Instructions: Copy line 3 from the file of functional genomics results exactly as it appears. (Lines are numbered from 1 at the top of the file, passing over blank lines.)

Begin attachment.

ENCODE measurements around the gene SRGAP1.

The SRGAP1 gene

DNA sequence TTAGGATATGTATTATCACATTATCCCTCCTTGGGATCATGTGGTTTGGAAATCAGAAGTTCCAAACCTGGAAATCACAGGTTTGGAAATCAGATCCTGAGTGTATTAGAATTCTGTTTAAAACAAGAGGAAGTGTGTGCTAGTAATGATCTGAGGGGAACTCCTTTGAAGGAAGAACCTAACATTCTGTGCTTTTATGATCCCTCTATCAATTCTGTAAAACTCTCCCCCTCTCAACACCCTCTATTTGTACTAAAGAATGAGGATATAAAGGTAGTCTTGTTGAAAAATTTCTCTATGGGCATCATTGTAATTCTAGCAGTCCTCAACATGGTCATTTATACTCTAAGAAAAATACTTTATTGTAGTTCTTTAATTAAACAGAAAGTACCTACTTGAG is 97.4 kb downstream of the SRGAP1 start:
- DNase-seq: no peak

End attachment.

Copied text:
DNA sequence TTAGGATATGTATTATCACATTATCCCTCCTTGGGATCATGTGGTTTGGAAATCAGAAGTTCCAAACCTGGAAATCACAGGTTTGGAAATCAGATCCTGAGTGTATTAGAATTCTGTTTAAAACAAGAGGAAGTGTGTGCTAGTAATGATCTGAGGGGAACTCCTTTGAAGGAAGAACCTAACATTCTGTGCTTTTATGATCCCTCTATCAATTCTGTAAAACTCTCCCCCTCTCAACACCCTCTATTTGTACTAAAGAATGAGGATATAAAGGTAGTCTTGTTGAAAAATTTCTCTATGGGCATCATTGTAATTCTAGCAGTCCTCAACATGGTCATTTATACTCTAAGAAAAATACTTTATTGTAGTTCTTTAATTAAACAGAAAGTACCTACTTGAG is 97.4 kb downstream of the SRGAP1 start: